polymeric sand or pre emergent easily washes out of sloped driveway?

Discussion in 'Hardscaping' started by roody2333, Jun 19, 2018.

  1. roody2333

    roody2333 LawnSite Bronze Member
    Messages: 1,019

    650 sq ft paver driveway (regular size) with tight joints (pavers are tight to each other with only 1/32 or maybe 1/16" joints). Polymeric usually needs a minimum of 1/16" joints, some products need or suggest 1/8".

    Has some weeds but not too bad. I've sprayed it before and of course weeds come back a few months later.

    Am thinking prodiamine pre em would wash out if I try to do a cheap fix by spraying pre em after round up kills weeds and weedwacking what I can. I don't want to stain these pavers with pre em either. Unless it's a minor and equal discoloration that doesn't make it look bad or noticeable.

    It's not very sloped, maybe 2 feet over 25 foot but with a couple pouring rains I think pre emergent will just wash out. I know regular sand will also wash out. I'm guessing polymeric sand will wash out in one or two seasons but I'm not sure.

    I am/was considering Technisoil NanoPave JSS Ghost 2-in-1 Joint Stabilizer and Sealer

    it's meant for regular sand joints up to 1" wide, and if joints are 1" - 4" wide it should be a mix of crushed stone and sand -- it basically glues it all together and is okay to spray on paver surface (it's a sealer too) and lasts a few years then needs to be re sprayed the company has told me previously.

    Even if I just spray these weeds dead, powerwash the joints and put no sand (because the joints are so tight) this product might just fill the joints with glue and keep it weed free for a few years.

    the only goal is to prevent weeds, doesn't matter if joints have visible sand.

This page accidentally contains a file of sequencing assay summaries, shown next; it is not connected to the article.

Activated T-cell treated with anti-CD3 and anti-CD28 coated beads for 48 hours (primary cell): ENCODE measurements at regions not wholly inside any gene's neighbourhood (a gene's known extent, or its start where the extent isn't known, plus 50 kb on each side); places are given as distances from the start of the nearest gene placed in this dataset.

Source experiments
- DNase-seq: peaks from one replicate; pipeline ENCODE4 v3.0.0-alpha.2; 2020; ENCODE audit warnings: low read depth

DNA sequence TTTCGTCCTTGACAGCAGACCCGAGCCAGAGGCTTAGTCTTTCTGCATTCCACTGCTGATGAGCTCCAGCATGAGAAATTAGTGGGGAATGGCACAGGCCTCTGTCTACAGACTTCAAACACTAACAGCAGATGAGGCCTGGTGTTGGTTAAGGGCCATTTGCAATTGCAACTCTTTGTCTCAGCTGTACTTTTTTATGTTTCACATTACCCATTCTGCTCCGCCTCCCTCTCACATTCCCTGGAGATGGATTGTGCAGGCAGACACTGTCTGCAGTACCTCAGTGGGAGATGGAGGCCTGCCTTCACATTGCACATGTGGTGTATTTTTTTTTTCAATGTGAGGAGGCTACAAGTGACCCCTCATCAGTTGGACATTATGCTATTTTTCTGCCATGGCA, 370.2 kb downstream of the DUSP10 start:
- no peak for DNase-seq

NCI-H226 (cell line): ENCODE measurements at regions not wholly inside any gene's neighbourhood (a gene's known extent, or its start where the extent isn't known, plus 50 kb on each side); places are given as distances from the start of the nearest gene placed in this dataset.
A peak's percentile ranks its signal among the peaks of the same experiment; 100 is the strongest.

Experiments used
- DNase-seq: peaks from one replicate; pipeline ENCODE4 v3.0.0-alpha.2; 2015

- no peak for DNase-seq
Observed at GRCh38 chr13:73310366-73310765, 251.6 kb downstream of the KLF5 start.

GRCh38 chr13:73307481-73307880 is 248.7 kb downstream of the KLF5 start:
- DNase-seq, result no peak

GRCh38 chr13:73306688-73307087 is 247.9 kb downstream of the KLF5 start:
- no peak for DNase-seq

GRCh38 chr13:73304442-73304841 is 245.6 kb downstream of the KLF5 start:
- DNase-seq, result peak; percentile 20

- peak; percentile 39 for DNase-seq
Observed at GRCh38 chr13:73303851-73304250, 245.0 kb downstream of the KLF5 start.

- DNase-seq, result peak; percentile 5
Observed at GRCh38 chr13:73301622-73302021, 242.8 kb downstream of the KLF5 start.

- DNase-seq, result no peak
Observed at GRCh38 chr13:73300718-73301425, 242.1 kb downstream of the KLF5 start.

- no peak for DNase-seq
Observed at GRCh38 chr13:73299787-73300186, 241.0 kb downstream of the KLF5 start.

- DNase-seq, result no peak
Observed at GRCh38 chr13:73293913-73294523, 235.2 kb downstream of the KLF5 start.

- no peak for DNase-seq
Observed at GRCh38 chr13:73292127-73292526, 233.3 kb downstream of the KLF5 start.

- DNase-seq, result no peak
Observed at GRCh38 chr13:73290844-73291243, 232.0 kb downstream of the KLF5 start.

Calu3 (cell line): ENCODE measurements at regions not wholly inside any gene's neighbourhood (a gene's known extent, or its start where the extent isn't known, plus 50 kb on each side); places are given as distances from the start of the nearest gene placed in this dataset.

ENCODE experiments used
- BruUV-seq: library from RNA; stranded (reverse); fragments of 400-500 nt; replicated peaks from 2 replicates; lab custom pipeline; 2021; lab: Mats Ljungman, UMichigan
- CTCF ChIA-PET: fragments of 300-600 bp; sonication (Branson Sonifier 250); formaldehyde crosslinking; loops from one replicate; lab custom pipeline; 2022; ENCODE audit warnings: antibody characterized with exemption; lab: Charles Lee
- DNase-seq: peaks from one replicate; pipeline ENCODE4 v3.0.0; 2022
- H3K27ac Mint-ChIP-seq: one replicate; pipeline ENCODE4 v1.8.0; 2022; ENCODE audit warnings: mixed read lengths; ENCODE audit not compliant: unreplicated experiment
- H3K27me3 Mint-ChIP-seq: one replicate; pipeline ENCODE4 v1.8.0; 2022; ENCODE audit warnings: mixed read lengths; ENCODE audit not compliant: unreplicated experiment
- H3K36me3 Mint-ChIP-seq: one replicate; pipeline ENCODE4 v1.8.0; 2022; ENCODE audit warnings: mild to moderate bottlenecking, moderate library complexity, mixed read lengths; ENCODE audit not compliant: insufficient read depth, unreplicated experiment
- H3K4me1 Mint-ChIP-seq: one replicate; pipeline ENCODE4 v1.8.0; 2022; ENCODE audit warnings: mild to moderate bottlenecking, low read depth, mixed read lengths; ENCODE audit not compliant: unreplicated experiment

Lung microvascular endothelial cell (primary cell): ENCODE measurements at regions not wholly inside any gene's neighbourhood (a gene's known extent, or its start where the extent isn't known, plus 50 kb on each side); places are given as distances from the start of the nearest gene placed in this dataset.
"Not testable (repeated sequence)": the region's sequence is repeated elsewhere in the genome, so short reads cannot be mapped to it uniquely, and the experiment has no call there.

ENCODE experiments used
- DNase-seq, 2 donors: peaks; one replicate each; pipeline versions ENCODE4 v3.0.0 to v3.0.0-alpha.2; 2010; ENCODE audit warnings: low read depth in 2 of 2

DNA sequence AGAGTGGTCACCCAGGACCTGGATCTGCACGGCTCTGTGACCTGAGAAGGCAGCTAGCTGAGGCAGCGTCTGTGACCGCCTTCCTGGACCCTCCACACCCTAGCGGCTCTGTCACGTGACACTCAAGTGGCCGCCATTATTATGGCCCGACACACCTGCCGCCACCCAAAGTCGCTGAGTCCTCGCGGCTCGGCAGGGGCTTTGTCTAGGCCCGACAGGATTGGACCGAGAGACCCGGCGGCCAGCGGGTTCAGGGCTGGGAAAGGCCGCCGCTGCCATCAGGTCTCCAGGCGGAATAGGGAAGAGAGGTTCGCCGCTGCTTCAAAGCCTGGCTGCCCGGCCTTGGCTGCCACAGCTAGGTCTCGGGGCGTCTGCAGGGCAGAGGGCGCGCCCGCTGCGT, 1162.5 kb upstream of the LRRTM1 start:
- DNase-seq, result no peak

Cost would be about $200 for 7 gallons for 650 sq ft driveway.
    would polymeric cost be about the same?

    What other options are there that will last a few years or more? Preferably cheap if possible. thanks
  2. Delmarva Keith

    Delmarva Keith LawnSite Senior Member
    Messages: 534

    For pre-m, I use dithiapyr on the hardscapes (same as the lawn, it’s in the tank, cheap enough and it works). Have not had issues with washout of effectiveness on tight pavers or loose. No stains. Only downside — it smells bad when you mix and spray it, like model airplane glue :).

    I’ve used the polymeric sand in a tightly jointed brick patio and wasn’t impressed.

    For wide joints, regular stone dust is my go-to. Compact it properly and it will last a decade or more.
    That Guy Gary likes this.
  3. That Guy Gary

    That Guy Gary LawnSite Silver Member
    Messages: 2,412

    I sprayed a lot of dithiopyr mixed with prodiamine this year for churches, treating beds and cracks in sidewalks and parking lots on the older sites.

    The prodiamine was visible on the concrete when applied but quickly wore off and didn't leave any permanent or even long term stains.

    It's been effective and these cracks see a lot of running water when it rains. If I could only choose one I'd prefer dithiopyr, it's got a much larger spectrum of controlled weeds.
    Delmarva Keith likes this.
  4. JimLewis

    JimLewis LawnSite Fanatic
    Messages: 6,890

    My reco would be to re-install polymeric sand using Techniseal NextGel. That's the hardest setting poly sand we've ever used and seems to outlast all of the others we have tried.

    It also depends a lot on the paver. If it's a paver that has a tumbled edge to it, there are going to be natural dips and voids in between the pavers, where it's just not feasible to fill those joints all the way. In that case, if the patio/driveway isn't kept clean eventually dirt and dust will settle in those joints and then eventually weeds will work their way in. The solution, IMO, isn't to install a pre-emergent. I think the solution is to keep the patio/driveway clean and then if needed, use a post-emergent like Roundup. And of course, a poly sand that will last.
    hort101 likes this.

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